What is the goal of a funeral? Is it to pay tribute to a life lost? To commit the soul of the decedent to his final reward? Or an opportunity to extol your passion for environmental justice?
A recent Vox piece by Dean Peterson states with dogged solemnity that “modern burials are awful for the environment,” and has an accompanying video whose combination of animation, the veneer of open-mindedness, and a vocally inflective narrator discreetly blurs the line between providing information and outright advocacy.
It’s yet another instance of the environmentally conscious Left virtue-signaling about the negative effects of nearly everything human beings do: Not even the way we mourn our dead is safe from their parade of moral superiority.
The piece and video discuss the environmental effects of American funerals, with their caskets, embalming fluid, and grave sites. The piece claims the average burial costs up to $12,000, though the National Funeral Directors Association’s most recent report indicated average costs almost $3,500 less than that.
Either way, that’s a lot of money, of course, but the point is not to expiate upon the market forces driving prices in the funeral industry. What is most remarkable is the piece’s bizarre stance on this debate — Peterson’s primary concern appears to be getting rid of Grandma with as small of a carbon footprint as possible, rather than reverence, intergenerational remembrance, or even concern for the grieving.
We all hold a hierarchy of values. For most people of good conscience, the value of a human being’s life supersedes that of our dog or a backyard plant. We make decisions every day accordingly. We routinely delay temporal pleasure, for example, in the hopes of attaining goals we hold in higher esteem, such as when we diet, exercise, or volunteer. Each individual has values, good and bad, and they often remain in tension with one another. It is, after all, the measure of one’s moral fitness to value some things (say, forgiveness) over others (vengeance).
What makes radical environmentalism, and its private-jet-flying propagators, so toxic a cultural beast is how high on its adherents’ totem pole they are willing to place environmental concerns, often over some of the most elemental human needs and desires. The wish to have additional children, for example, is a cause for deep apprehension among environmentalists, who seem all at once indifferent and tone-deaf to how out of touch such a sentiment is. In this Vox piece, it appears that some environmentalists have shifted focused to the other side of life’s journey: death, and more specifically, how we bury our loved ones.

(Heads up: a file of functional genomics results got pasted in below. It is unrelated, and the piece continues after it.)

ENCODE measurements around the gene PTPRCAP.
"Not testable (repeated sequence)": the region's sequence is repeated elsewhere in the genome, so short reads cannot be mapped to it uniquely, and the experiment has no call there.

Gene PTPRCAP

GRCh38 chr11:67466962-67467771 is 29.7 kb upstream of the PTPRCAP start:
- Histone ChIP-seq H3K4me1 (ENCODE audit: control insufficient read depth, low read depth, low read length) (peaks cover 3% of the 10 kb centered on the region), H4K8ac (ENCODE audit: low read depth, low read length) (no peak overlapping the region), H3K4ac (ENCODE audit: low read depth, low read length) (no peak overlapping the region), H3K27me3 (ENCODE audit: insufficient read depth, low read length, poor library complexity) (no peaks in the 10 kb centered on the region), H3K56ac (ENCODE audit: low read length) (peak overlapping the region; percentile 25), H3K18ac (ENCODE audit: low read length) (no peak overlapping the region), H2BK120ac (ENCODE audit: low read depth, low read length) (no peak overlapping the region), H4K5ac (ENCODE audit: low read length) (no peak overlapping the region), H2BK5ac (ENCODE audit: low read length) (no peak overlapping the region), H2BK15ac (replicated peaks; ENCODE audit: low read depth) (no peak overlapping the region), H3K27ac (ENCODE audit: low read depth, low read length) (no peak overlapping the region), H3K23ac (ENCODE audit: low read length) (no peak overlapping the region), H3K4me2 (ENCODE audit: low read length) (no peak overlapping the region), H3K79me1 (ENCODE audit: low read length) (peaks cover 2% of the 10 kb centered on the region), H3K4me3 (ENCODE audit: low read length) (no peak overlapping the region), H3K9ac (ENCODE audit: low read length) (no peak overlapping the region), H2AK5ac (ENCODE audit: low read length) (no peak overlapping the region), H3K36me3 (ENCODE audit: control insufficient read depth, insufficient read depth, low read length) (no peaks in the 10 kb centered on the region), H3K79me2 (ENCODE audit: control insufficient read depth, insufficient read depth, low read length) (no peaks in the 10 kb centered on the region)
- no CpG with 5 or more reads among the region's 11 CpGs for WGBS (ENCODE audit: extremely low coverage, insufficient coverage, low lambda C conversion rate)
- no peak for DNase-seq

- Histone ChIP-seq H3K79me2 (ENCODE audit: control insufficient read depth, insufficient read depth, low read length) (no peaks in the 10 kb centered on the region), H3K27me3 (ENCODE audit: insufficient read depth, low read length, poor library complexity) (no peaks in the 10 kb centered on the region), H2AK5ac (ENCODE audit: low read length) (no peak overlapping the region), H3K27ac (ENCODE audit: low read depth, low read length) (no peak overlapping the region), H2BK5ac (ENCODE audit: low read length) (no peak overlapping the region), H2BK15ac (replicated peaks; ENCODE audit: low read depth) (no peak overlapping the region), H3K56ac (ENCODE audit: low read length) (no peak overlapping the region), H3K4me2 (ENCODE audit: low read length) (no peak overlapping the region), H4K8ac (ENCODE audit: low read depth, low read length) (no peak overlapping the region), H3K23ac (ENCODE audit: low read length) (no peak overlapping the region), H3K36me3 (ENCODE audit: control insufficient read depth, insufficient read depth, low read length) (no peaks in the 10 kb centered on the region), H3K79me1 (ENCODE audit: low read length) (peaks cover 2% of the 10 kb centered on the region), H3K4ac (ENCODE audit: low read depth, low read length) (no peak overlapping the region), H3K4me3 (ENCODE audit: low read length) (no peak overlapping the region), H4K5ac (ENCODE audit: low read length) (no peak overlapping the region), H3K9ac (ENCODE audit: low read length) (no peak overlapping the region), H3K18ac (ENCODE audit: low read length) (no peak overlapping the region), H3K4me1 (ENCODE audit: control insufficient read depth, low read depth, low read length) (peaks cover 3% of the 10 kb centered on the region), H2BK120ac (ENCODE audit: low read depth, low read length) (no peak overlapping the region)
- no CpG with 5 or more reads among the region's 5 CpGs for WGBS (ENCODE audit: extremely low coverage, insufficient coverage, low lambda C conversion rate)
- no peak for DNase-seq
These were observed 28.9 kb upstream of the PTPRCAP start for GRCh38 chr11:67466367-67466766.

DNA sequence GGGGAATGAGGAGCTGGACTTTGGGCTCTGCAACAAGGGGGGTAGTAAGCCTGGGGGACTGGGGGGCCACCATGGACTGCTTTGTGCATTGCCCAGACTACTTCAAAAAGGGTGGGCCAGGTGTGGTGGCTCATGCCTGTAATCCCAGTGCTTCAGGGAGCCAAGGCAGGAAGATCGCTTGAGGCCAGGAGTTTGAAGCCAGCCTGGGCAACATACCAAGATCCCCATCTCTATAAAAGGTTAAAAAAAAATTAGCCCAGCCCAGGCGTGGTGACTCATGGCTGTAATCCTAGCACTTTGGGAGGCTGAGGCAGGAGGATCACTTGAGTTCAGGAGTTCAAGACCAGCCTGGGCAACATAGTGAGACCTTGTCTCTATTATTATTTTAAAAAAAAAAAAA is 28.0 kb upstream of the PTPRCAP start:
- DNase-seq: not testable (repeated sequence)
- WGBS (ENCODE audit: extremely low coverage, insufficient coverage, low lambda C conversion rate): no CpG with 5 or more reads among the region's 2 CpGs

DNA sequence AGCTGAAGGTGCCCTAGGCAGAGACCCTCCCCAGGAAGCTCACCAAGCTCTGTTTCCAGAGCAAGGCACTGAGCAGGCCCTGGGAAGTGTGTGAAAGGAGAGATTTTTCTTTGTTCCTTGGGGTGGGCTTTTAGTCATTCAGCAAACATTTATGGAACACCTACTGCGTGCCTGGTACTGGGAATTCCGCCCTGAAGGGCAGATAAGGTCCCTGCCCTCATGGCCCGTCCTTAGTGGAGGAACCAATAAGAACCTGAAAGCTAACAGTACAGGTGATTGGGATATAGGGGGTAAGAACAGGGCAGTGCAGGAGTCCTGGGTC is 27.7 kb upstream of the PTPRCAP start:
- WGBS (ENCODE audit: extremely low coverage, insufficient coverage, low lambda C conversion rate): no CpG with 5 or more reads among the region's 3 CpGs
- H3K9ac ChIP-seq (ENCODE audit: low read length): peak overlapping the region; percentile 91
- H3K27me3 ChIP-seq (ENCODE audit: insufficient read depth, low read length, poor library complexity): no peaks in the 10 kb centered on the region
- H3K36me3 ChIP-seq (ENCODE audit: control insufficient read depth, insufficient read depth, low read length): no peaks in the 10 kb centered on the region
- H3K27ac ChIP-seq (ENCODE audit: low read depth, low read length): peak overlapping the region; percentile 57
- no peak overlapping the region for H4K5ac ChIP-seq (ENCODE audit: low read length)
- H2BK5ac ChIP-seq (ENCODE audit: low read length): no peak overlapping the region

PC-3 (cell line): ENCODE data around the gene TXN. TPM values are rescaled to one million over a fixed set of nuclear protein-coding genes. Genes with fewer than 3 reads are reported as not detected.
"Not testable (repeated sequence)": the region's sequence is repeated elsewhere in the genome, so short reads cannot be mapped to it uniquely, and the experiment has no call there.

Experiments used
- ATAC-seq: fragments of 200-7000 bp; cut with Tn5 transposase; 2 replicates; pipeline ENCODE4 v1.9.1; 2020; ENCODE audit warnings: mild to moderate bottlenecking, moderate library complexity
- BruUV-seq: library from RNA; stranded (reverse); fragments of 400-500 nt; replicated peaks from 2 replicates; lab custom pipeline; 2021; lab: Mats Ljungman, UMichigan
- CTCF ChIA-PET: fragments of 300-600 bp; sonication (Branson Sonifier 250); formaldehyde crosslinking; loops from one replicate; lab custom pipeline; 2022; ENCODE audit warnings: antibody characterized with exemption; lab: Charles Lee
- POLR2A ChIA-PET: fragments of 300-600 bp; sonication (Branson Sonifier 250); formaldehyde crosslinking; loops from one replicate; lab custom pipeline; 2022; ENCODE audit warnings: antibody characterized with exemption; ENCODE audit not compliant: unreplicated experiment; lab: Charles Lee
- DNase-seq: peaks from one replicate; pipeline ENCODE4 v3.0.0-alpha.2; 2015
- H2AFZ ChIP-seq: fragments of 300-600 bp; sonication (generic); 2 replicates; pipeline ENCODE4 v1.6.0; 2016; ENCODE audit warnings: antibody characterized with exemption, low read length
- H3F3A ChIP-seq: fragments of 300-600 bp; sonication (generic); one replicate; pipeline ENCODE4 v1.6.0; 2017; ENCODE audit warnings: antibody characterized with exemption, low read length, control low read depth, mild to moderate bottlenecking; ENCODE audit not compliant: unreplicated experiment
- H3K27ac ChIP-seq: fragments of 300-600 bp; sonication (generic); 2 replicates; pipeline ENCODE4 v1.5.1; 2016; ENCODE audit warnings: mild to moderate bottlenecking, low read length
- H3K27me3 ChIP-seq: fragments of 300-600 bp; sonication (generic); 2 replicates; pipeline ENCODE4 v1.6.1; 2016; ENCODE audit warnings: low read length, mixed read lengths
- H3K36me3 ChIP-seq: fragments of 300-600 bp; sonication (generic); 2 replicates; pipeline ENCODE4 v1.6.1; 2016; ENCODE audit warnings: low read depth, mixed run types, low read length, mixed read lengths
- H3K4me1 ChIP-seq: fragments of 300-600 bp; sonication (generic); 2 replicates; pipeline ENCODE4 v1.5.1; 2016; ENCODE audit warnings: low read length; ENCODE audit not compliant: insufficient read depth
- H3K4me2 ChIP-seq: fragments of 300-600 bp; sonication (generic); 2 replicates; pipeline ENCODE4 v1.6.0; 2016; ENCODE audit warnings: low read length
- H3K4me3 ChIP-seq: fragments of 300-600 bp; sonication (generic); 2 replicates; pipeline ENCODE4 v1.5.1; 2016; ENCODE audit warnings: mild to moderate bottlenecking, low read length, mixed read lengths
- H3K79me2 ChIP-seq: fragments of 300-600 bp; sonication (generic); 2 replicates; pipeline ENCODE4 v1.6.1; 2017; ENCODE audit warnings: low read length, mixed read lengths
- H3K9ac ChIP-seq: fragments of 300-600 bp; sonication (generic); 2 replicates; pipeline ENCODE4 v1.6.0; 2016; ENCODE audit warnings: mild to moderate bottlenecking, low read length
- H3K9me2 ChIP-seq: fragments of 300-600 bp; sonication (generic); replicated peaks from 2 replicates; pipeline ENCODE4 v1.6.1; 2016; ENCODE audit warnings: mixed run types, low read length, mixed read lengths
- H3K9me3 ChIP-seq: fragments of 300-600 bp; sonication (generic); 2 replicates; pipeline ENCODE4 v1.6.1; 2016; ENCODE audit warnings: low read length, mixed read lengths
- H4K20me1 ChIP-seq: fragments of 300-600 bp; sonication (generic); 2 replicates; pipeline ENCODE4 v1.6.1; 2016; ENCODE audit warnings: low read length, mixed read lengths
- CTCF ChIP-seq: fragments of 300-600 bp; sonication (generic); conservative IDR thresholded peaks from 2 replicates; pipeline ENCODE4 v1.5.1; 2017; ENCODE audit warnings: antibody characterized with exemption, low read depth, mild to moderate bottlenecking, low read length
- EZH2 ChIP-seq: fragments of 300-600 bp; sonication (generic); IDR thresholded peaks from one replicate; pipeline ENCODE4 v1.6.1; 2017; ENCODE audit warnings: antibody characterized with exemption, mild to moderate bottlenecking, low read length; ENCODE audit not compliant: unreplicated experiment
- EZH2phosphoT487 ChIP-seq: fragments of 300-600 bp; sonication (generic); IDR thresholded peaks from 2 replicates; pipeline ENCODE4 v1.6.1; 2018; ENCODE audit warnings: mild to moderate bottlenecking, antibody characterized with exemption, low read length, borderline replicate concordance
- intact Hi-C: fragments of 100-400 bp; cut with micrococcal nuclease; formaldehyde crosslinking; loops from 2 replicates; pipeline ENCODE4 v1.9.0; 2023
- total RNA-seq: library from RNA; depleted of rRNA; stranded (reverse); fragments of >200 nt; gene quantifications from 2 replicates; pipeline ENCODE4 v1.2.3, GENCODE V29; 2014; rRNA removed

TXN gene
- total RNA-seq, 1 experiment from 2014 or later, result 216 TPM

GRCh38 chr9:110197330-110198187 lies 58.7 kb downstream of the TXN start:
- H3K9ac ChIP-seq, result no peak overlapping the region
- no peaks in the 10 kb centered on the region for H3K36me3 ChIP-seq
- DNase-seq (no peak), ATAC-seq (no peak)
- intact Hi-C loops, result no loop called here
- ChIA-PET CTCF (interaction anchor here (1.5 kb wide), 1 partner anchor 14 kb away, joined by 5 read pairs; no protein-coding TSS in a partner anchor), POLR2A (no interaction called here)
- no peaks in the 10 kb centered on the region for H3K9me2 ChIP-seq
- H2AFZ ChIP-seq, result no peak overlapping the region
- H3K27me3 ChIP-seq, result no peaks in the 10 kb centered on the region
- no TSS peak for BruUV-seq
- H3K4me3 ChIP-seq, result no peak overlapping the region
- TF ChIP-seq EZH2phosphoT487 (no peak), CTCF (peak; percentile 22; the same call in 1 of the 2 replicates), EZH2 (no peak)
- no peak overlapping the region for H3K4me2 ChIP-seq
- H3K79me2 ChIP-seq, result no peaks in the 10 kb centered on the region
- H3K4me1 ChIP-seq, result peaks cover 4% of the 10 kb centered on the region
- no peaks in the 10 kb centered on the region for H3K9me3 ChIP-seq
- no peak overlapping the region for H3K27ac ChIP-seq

For most normal people, funerary concerns are primarily about memorializing the deceased within the reasonable bounds of one’s budget. Peterson’s video notes that, in this strange race to the environmental bottom, some advocates believe burying Aunt Lisa in a casket is an alarming degradation of the environment — some might even want her tossed straight into the ground. Maybe, he suggests, readers could consider “freezing [their bodies] with liquid nitrogen or having [their] ashes turned into a coral reef.” It’s an odd calculus at play in the author’s mind, where the ultimate barometer of a funeral’s efficacy is its environmental impact statement.
It’s totally legitimate to criticize modern burials; on its face, the piece seems a cogent critique of excesses in the funeral industry. But what is particularly troubling about Vox’s article is its larger point — that we as humans must give perpetual deference to some vague conception of “environmentalism” at most any cost. As the oft-repeated refrain goes, is environmentalist hysteria the inevitable fate of a society that ceases to believe in God? When organized religion fades and its would-be adherents are left to search for meaning, does the god of the environment end their search for a moral authority?
Pardon the extended biblical analogy, but Vox’s piece sounds more than a bit like Judas Iscariot’s laments about the funeral rituals performed on Christ. When Mary Magdalene anoints Christ with perfumes and oil as a pre-burial ritual on a night leading up to His execution, a livid Judas berates her gesture, protesting that the money used to buy the perfume could have been spent on “the poor.”
John’s Gospel provides the relevant addendum: “He did not say this because he cared about the poor but because he was a thief; as keeper of the money bag, he used to help himself to what was put into it.” That statement not only describes Judas’s moral disorder but also reminds the audience that any concern, holy as it may be — poverty reduction, environmental protection, or any other earthly mission — that does not give a preferential deference to God, His creation, and acts of beauty such as that of Mary Magdalene are sure signs of misaligned priorities. This piece from Vox forces us to ask the question: At what point does genuine concern for the environment turn into a power grab so vicious that one would rather soak Grandpa in liquid nitrogen than give him a proper burial?
– John Hirschauer is a senior economics student at Fairfield University, a columnist for the Fairfield Mirror, and the host of The Outlet with John Hirschauer radio program.